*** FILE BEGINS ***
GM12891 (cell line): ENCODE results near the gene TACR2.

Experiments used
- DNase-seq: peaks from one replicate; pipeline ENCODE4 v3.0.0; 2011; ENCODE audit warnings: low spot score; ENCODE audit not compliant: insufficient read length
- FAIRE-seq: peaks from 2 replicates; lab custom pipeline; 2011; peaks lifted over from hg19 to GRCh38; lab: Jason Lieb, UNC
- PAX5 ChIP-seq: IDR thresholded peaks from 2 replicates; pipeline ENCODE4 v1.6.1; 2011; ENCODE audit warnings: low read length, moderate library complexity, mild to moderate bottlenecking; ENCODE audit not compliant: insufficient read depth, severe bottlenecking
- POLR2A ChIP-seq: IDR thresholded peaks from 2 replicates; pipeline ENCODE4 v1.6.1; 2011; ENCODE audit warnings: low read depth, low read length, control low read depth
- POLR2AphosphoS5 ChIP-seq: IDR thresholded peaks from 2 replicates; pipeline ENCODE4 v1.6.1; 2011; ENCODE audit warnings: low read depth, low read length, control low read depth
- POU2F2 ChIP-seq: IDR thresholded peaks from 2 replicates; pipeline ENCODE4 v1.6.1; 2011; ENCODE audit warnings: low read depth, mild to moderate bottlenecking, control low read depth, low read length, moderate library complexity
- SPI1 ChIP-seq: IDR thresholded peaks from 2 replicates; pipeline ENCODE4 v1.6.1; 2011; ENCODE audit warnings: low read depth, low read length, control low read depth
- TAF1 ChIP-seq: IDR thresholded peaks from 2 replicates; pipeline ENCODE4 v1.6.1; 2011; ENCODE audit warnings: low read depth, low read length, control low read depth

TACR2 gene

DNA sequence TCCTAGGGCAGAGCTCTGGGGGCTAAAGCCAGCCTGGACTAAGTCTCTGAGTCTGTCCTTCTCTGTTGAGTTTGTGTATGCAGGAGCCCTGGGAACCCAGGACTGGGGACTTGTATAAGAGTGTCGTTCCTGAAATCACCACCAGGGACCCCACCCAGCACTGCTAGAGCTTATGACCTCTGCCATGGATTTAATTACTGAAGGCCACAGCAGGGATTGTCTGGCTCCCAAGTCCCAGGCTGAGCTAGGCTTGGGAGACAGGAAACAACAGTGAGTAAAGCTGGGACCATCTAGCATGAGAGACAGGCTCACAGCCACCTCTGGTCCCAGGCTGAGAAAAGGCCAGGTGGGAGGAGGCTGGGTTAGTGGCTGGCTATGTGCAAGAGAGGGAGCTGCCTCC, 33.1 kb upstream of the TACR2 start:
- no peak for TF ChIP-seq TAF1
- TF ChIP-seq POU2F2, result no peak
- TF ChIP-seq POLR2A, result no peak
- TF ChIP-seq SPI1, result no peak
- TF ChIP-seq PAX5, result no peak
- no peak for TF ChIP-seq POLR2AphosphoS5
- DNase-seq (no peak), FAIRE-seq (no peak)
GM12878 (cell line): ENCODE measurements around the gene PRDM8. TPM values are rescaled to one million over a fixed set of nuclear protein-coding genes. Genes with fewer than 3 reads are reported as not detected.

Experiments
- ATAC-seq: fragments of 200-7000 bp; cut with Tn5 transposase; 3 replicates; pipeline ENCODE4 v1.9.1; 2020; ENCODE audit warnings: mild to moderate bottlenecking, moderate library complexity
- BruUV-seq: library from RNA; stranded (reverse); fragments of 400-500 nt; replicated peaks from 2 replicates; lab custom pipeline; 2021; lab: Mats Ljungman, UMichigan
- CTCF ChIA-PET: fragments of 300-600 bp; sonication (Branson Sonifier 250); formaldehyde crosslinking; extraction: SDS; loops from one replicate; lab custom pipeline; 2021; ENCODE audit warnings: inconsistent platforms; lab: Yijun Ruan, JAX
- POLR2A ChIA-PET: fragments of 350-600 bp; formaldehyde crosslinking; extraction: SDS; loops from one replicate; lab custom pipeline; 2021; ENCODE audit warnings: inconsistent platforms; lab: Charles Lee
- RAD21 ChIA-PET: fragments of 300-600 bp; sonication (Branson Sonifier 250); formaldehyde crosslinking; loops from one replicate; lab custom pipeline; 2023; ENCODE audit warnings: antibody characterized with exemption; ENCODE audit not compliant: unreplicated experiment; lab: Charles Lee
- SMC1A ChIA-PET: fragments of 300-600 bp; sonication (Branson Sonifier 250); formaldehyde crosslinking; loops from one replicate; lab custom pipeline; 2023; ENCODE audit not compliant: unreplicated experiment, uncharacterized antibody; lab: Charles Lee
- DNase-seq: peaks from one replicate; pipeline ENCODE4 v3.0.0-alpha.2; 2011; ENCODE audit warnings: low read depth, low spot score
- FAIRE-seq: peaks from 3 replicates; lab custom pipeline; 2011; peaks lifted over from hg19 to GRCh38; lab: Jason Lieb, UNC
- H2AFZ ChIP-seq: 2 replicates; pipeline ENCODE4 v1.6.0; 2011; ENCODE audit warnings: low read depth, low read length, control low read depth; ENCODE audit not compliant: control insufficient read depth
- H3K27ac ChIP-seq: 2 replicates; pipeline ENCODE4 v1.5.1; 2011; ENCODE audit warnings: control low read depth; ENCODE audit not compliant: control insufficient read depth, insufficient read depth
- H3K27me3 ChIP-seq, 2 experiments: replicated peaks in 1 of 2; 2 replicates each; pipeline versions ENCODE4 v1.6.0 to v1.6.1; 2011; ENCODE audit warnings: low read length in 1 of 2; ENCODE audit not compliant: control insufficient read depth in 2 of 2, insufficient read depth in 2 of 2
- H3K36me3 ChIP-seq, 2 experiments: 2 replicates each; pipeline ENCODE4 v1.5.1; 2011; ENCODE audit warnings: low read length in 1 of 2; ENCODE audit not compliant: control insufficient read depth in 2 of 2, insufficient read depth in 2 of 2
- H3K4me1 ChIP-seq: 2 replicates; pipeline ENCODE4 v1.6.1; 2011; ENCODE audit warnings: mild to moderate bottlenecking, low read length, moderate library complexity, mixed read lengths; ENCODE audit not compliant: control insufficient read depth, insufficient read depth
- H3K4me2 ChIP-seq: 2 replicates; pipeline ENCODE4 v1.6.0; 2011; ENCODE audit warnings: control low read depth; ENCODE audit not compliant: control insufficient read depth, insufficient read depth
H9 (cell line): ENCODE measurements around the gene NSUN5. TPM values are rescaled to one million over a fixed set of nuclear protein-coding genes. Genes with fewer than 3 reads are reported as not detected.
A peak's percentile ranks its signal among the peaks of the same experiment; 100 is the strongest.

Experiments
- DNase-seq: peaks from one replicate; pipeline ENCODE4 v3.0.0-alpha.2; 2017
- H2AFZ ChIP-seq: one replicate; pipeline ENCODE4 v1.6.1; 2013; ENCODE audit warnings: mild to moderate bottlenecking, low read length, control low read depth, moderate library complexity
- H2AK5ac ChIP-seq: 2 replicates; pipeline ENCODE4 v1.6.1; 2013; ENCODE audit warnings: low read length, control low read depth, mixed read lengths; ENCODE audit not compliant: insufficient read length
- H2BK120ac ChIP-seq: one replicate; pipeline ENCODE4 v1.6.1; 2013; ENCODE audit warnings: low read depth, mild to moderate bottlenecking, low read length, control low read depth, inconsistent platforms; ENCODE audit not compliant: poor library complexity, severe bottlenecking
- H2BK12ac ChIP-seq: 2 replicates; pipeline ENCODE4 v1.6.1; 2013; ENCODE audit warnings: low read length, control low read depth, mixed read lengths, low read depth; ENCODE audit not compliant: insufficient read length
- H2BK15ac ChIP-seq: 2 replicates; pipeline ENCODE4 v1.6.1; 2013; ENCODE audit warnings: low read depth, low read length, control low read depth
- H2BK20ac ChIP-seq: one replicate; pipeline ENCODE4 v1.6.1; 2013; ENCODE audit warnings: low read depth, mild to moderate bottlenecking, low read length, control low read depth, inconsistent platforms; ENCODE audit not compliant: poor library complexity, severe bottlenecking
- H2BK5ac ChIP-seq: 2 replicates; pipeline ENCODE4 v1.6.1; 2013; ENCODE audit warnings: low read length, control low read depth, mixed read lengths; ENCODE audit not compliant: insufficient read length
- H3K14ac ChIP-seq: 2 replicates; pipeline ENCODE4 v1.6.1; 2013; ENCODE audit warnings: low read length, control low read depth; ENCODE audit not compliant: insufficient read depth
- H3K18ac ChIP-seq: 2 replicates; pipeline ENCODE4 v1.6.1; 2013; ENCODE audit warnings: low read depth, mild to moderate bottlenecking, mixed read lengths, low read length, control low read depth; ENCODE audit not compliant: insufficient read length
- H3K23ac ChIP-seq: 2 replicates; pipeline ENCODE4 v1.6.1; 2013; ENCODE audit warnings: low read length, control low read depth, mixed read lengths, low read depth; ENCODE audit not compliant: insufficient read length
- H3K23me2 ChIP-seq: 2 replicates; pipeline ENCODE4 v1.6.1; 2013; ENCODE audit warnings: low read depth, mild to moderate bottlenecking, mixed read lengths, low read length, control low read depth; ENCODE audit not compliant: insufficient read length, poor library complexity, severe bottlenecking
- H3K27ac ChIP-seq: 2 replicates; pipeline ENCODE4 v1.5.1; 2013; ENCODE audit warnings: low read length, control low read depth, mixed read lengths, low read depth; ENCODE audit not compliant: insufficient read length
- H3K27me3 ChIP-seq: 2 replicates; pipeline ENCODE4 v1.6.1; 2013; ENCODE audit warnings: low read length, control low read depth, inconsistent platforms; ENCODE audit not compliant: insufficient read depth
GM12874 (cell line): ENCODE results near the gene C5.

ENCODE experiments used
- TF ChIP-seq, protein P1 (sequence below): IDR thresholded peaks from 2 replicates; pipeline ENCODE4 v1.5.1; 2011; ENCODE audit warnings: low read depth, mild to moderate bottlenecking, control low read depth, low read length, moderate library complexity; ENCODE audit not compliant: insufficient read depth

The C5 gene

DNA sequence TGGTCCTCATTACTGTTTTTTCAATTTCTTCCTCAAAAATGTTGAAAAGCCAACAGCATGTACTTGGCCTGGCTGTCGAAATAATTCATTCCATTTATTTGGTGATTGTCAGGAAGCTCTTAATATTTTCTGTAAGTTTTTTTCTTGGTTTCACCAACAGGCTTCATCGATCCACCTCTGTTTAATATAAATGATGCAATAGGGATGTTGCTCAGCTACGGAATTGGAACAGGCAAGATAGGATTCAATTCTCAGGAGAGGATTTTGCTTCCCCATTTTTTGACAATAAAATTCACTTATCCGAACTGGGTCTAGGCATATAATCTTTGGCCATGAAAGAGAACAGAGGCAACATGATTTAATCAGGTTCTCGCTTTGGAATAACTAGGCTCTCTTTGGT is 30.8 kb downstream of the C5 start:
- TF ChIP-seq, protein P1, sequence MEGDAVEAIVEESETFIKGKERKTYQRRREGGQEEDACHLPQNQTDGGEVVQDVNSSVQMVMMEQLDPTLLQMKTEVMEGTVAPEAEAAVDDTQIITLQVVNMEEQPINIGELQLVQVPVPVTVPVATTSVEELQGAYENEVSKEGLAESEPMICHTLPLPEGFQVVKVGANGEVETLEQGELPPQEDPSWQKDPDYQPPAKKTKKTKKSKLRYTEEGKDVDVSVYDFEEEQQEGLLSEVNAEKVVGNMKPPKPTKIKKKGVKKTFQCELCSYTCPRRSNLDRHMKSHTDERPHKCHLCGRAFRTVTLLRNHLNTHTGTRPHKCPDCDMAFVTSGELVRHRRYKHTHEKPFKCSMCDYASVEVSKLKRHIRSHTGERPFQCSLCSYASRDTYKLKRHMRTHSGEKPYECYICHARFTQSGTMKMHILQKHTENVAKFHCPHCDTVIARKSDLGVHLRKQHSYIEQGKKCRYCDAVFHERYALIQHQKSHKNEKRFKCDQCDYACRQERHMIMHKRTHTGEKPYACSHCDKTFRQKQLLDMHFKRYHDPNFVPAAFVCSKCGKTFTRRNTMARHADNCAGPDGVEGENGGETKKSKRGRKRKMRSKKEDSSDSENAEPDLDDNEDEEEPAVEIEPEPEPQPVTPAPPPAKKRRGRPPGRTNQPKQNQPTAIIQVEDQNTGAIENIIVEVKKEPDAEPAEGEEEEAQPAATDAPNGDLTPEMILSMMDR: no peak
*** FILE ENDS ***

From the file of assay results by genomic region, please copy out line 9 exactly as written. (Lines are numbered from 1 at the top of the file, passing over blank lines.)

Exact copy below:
- SPI1 ChIP-seq: IDR thresholded peaks from 2 replicates; pipeline ENCODE4 v1.6.1; 2011; ENCODE audit warnings: low read depth, low read length, control low read depth